deprivation

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Related to deprivation test: water deprivation test

deprivation

 [dep-rĭ-va´shun]
loss or absence of parts, organs, powers, or things that are needed.
emotional deprivation deprivation of adequate and appropriate interpersonal or environmental experience, usually in the early developmental years.
maternal deprivation the result of premature loss or absence of the mother or of lack of proper mothering; see also maternal deprivation syndrome.
sensory deprivation a condition in which an individual receives less than normal sensory input. It can be caused by physiological, motor, or environmental disruptions. Effects include boredom, irritability, difficulty in concentrating, confusion, and inaccurate perception of sensory stimuli. Auditory and visual hallucinations and disorientation in time and place indicate perceptual distortions due to sensory deprivation. Symptoms can be produced by solitary confinement, loss of sight or hearing, paralysis, and even by ordinary hospital bed rest.
sleep deprivation a nursing diagnosis accepted by the North American Nursing Diagnosis Association, defined as prolonged periods of time without sleep (sustained, natural, periodic suspension of relative consciousness).
thought deprivation blocking (def. 2).

dep·ri·va·tion

(dep'ri-vā'shŭn),
Absence, loss, or withholding of something needed.

deprivation

/dep·ri·va·tion/ (dep-rĭ-va´shun) loss or absence of parts, powers, or things that are needed.
emotional deprivation  deprivation of adequate and appropriate interpersonal or environmental experience in the early development years.
sensory deprivation  deprivation of usual external stimuli and the opportunity for perception.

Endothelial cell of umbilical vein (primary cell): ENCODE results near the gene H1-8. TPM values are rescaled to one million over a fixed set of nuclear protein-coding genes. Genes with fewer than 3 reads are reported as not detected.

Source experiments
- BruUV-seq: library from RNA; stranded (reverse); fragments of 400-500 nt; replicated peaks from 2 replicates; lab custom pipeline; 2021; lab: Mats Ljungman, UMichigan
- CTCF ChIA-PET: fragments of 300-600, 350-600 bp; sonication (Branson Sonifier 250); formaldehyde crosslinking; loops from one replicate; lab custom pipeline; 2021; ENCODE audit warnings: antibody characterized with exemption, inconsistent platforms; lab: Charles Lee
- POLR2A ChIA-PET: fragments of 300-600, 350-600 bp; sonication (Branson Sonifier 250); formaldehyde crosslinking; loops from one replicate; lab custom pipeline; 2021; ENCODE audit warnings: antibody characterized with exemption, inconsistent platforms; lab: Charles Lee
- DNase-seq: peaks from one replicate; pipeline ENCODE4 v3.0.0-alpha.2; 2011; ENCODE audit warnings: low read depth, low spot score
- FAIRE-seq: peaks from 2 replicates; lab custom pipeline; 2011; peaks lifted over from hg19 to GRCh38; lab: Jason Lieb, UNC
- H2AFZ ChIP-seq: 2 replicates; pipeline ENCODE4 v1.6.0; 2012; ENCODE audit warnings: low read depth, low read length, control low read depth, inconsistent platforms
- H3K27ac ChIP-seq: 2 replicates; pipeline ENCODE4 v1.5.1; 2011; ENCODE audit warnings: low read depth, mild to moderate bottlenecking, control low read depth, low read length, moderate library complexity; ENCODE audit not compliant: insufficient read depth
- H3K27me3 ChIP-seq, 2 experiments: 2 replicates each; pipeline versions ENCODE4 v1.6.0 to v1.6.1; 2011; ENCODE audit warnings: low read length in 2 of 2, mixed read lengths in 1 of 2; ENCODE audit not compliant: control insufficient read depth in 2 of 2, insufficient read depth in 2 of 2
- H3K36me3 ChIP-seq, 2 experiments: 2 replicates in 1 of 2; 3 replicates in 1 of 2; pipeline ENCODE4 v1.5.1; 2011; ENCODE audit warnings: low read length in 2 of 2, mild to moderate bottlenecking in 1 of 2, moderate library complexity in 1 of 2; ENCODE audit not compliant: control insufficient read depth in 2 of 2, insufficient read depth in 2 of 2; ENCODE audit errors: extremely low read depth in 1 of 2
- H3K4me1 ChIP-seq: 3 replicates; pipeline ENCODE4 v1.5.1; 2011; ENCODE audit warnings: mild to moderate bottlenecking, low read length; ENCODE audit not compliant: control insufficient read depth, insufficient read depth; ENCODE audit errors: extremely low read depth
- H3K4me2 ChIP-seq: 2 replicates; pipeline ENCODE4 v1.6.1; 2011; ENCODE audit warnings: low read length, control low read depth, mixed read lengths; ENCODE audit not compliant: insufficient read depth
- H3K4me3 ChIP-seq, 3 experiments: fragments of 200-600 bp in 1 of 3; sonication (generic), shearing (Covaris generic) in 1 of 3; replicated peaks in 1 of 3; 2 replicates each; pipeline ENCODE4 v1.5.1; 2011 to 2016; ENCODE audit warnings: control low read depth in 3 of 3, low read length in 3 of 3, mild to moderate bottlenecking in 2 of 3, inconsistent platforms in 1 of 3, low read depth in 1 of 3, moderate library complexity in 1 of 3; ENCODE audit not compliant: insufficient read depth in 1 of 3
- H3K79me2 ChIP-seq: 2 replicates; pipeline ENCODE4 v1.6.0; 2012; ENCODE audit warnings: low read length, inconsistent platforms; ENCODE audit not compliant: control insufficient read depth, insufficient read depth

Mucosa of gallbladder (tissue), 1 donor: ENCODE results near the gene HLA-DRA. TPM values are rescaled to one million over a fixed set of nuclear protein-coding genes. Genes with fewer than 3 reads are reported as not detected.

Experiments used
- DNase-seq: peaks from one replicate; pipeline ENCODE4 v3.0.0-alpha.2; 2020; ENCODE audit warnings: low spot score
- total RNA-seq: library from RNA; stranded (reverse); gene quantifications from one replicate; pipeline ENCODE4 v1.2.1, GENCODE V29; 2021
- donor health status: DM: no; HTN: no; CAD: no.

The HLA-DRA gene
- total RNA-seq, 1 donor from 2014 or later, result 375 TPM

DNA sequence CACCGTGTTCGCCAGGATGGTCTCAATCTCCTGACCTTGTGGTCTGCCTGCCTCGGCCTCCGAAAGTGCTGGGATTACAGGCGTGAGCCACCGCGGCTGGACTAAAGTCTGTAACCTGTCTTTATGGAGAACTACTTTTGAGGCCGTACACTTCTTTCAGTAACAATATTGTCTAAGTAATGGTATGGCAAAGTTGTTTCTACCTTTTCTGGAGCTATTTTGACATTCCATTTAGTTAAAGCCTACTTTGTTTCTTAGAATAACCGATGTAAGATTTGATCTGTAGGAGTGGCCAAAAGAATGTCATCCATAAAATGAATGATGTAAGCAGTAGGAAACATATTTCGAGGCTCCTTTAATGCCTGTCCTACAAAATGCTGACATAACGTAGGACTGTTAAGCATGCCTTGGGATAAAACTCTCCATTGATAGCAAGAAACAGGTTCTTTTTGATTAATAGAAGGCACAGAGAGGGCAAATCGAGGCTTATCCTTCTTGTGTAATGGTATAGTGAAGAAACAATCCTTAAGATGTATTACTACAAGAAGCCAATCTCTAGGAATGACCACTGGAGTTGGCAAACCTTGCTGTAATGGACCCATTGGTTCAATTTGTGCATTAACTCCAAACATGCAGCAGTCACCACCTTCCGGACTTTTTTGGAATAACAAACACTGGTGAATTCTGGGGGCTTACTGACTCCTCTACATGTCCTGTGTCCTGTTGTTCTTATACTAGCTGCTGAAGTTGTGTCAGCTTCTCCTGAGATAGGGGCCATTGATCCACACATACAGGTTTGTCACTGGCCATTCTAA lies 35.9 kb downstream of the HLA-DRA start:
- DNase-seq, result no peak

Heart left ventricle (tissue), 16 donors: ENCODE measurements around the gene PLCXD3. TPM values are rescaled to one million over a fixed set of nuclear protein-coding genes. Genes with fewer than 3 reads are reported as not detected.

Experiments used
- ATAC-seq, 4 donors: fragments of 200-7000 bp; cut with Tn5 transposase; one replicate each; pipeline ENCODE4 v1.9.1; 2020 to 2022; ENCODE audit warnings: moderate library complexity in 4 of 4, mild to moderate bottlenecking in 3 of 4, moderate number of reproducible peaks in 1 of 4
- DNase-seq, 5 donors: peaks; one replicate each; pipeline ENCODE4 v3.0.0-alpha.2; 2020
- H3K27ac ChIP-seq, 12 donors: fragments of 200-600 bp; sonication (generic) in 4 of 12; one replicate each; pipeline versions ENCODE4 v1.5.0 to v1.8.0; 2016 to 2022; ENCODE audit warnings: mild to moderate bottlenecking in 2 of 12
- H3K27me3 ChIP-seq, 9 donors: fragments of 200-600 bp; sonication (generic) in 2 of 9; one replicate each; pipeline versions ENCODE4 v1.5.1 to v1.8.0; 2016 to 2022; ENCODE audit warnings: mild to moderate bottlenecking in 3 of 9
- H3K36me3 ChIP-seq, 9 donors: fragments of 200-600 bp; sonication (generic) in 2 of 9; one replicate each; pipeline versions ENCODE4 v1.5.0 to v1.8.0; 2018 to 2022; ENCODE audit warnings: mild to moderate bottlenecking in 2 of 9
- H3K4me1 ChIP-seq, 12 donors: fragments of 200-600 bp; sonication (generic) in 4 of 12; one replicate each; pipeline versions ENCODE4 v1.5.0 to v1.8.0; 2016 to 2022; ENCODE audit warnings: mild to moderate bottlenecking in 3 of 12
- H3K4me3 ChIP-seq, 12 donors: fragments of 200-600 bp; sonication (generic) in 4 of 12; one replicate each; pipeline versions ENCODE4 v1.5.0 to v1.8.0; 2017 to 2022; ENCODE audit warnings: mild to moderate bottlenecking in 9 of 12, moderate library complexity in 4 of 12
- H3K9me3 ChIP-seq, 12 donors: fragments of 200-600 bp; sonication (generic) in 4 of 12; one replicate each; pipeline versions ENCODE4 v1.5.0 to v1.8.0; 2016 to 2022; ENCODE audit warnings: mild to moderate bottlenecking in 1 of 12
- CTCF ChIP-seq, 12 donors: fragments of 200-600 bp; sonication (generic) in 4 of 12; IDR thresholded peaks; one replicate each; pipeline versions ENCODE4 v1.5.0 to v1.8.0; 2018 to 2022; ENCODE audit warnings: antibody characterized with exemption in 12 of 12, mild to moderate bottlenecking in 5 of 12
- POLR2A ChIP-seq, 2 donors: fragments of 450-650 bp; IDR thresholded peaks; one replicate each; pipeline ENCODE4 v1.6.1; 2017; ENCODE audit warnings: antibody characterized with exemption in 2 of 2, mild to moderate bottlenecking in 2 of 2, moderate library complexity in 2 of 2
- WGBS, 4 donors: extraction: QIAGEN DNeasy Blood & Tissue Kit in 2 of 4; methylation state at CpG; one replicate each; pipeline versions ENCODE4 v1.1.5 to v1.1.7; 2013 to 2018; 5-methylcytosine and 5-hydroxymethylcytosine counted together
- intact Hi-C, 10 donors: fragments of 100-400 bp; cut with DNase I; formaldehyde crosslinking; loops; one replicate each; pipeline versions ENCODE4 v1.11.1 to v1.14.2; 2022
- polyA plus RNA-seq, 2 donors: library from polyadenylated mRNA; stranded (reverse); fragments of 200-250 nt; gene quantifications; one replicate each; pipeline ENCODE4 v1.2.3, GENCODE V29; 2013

deprivation

[dep′rivā′shən]
Etymology: L, deprivare, to deprive
the loss of something considered valuable or necessary by taking it away or denying access to it. In experimental psychology, animal or human subjects may be deprived of something desired or expected for study of their reactions.

deprivation

The complete or nearly complete lack of direct access to adequate amenities, housing, employment opportunities etc. Levels of deprivation can be assessed with the standard Townsend measurement, which is based on car ownership, property ownership, unemployment and overcrowding.

dep·ri·va·tion

(dep'ri-vā'shŭn)
Absence, loss, or withholding of something needed.

deprivation

Failure to obtain or to be provided with a sufficiency of the material, intellectual or spiritual requirements for normal development and happiness.

Deprivation

A condition of having too little of something.
Mentioned in: Shock

deprivation

loss or absence of parts, organs, powers or things that are needed.

deprivation test
see water deprivation test.

Patient discussion about deprivation

Q. what are the affects of sleep deprivation, and can I counteract them? I’m a college student and I’ve been sleeping for 5-6 hours a night for the past month…what symptoms should I expect? And how can I counteract them?

A. I studied this just 2 days ago:

Studies on sleep deprivation are actually beginning to show that people do not require as much sleep as traditionally taught. While sleep deficits effect first auditory acuity, and can even cause people to go into what are called microsleeps, researchers are finding that when people are being deprived of sleep they actually sleep more efficiently (spending more time in stages 3 and 4 of sleep) The problem is that people do not train themselves properly to shortened sleep periods, thus stuggle to adapt when they cannot receive the customary eight hours. Ideally, with adequate control and preperation, people can sleep for 4 hours a night and be fully cognatively functional.

(DaVinci purportedly survived on 15min cat naps taken every four hours his entire adult life, and he was certainly on his toes)

Just thought you'de find that interesting

See Pinel's chapter on Sleep in his text "Biopsychology" for more. (Pinel, 2009)

Adieu

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